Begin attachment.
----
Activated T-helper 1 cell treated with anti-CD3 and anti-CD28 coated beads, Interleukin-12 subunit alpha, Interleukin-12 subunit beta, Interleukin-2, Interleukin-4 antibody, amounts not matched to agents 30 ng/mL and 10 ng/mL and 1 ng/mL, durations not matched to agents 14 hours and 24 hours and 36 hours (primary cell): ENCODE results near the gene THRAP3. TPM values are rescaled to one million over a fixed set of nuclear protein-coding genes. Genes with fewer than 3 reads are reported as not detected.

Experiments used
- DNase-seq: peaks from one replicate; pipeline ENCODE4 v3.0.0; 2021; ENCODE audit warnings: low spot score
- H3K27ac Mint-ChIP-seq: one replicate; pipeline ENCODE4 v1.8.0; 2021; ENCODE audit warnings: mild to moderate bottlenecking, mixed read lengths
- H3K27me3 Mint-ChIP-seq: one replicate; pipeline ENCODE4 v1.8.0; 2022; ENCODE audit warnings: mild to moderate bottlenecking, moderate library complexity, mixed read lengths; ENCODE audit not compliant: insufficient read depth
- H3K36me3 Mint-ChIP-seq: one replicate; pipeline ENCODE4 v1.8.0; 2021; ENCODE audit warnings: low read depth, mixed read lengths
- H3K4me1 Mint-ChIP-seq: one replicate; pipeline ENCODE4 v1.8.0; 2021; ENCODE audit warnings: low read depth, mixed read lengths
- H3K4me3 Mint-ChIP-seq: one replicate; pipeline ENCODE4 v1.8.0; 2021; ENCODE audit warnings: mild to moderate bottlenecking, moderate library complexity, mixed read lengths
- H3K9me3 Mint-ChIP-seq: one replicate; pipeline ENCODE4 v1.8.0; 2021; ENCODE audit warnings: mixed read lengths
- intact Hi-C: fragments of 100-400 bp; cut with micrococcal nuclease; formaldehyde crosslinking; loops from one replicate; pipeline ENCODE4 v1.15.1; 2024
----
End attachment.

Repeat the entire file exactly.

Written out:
Activated T-helper 1 cell treated with anti-CD3 and anti-CD28 coated beads, Interleukin-12 subunit alpha, Interleukin-12 subunit beta, Interleukin-2, Interleukin-4 antibody, amounts not matched to agents 30 ng/mL and 10 ng/mL and 1 ng/mL, durations not matched to agents 14 hours and 24 hours and 36 hours (primary cell): ENCODE results near the gene THRAP3. TPM values are rescaled to one million over a fixed set of nuclear protein-coding genes. Genes with fewer than 3 reads are reported as not detected.

Experiments used
- DNase-seq: peaks from one replicate; pipeline ENCODE4 v3.0.0; 2021; ENCODE audit warnings: low spot score
- H3K27ac Mint-ChIP-seq: one replicate; pipeline ENCODE4 v1.8.0; 2021; ENCODE audit warnings: mild to moderate bottlenecking, mixed read lengths
- H3K27me3 Mint-ChIP-seq: one replicate; pipeline ENCODE4 v1.8.0; 2022; ENCODE audit warnings: mild to moderate bottlenecking, moderate library complexity, mixed read lengths; ENCODE audit not compliant: insufficient read depth
- H3K36me3 Mint-ChIP-seq: one replicate; pipeline ENCODE4 v1.8.0; 2021; ENCODE audit warnings: low read depth, mixed read lengths
- H3K4me1 Mint-ChIP-seq: one replicate; pipeline ENCODE4 v1.8.0; 2021; ENCODE audit warnings: low read depth, mixed read lengths
- H3K4me3 Mint-ChIP-seq: one replicate; pipeline ENCODE4 v1.8.0; 2021; ENCODE audit warnings: mild to moderate bottlenecking, moderate library complexity, mixed read lengths
- H3K9me3 Mint-ChIP-seq: one replicate; pipeline ENCODE4 v1.8.0; 2021; ENCODE audit warnings: mixed read lengths
- intact Hi-C: fragments of 100-400 bp; cut with micrococcal nuclease; formaldehyde crosslinking; loops from one replicate; pipeline ENCODE4 v1.15.1; 2024